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New Jersey Highway Authority v. Drenth

Decided: March 25, 1957.

NEW JERSEY HIGHWAY AUTHORITY, PLAINTIFF,
v.
ERNEST DRENTH, ET AL., DEFENDANTS



Broadhurst, J.s.c.

Broadhurst

[44 NJSuper Page 328] The Legislature in 1952 passed an act known and cited as "'The New Jersey Highway Authority Act'" (N.J.S.A. 27:12 B -1 et seq.). This act created a body corporate and politic, to be known as the "'New Jersey Highway Authority'" (N.J.S.A. 27:12 B -4). The Authority was authorized (a) to construct, maintain, repair and operate a project to be known as "The Garden State Parkway" beginning in Paramus and ending near Cape May (N.J.S.A. 27:12 B -20); and (b) to construct, maintain, repair and operate any "feeder road * * * which in the opinion of the Authority will

increase the use of a project * * *" (N.J.S.A. 27:12 B -5(p)). The legislative definition of "feeder road" as used in the act "means any road which in the opinion of the Authority is necessary to create or facilitate access to a project" (N.J.S.A. 27:12 B -3(g); italics ours).

The Garden State Parkway was built and has, for some time, been in operation between Cape May and Paramus. Under the authority of the Legislature of New York a toll road was built extending from Albany to a point on the New Jersey State boundary line, in the Borough of Montvale, New Jersey.

On December 15, 1955 the Authority adopted Resolution 1955-95, pursuant to N.J.S.A. 27:12 B -1 et seq. , determining "that a feeder road between the northerly terminus of Section 1 of the Garden State Parkway in Paramus and the New York State boundary line will, in the opinion of the Authority, increase the use of the Garden State Parkway project, and is necessary to create or facilitate access to the said project"; that this road, connecting with the New York Thruway, as part of the Garden State Parkway project is "to be known as Thruway Feeder Road."

The lands of the defendants lay in the path of the "Thruway Feeder Road" and on February 23, 1956 the said defendants entered into a "Right of Entry Permit" with the Authority. Under this permit defendants granted to the Authority "an irrevocable right to enter upon the lands * * * in order to carry out the construction program of the Authority, including * * * surveys, clearing, grading, drainage, demolition of existing structures, and the erection of new structures or other improvements." As a consideration for the permit the Authority agreed to promptly negotiate with defendants "looking to a settlement, based upon a fair and just price to be paid to the Owner (defendants)." Interest on the agreed price at 6% per annum was to be paid from the date of the permit and "the value and payment for the property, whether by contract or condemnation, shall be fixed and determined as of the date of this agreement" (par. 6).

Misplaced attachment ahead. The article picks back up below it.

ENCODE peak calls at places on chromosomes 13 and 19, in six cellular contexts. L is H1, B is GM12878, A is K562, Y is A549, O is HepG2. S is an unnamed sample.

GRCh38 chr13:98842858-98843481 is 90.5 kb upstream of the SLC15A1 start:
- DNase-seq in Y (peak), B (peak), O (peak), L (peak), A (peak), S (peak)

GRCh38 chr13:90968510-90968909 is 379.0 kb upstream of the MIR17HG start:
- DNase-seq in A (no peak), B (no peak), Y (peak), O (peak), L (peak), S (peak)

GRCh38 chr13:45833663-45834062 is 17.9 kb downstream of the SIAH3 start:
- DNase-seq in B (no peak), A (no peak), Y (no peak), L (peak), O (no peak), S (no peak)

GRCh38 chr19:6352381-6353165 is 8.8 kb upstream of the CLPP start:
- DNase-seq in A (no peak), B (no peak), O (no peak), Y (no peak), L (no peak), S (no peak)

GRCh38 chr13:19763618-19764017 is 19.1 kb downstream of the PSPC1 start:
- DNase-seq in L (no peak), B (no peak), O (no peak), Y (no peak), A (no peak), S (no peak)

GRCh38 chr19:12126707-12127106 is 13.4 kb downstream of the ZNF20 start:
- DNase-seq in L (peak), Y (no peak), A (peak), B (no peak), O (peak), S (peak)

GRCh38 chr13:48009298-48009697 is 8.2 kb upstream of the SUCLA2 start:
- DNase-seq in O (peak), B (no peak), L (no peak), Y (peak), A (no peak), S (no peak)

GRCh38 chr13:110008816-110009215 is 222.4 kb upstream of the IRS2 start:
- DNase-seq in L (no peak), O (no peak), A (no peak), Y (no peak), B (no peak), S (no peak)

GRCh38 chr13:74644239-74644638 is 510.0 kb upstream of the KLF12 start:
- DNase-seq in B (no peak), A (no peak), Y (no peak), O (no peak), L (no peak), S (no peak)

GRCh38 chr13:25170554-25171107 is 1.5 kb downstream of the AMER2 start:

Although there is no proof before me, it was stated on the oral argument and in the brief, that the Authority took possession of defendants' lands, proceeded with the financing of the project and entered into contractual undertakings for the construction of the "feeder road."

Not being able to agree with the defendants "upon a fair and just price" for their lands, the Authority filed a complaint to condemn them (N.J.S.A. 27:12 B -5(l)). On September 28, 1956 an order was entered in this court requiring the defendants to show cause, on November 2, 1956, why judgment should not be entered appointing condemnation commissioners. On the return day of this order, the defendants, for the first time, raised the questions which must be determined by this decision. Orders of continuance were entered to afford counsel time to file briefs and the matter was finally argued on March 22, 1957.

A preliminary question is raised by the defendants. They contend that "a factual question exists whether the within described project is a 'feeder road' within the contemplation of the Statutes relied upon by the Authority," and that this court "must hear testimony and opinion of experts, consider the facts and take judicial notice of the area in question in order to determine whether in fact, a bona fide 'feeder road' exists * * *."

There is no ambiguity, in my opinion, in the language and intent of this statute and it is neither necessary nor permissible to take testimony as suggested by the defendants.

The fundamental question raised by the defendants is whether the road from Paramus to Montvale is a "feeder road" within the intent of the Legislature as expressed in "The New Jersey Highway Authority Act." The defendants say that the statute does not give "any authority * * * to construct a road, or to continue the highway from the peripheral area of Paramus, in an eastward direction toward the New York line." That "there is a complete absence of authority, or jurisdiction, for such a project."

"This act, being necessary for the welfare of the State and its inhabitants shall be liberally ...


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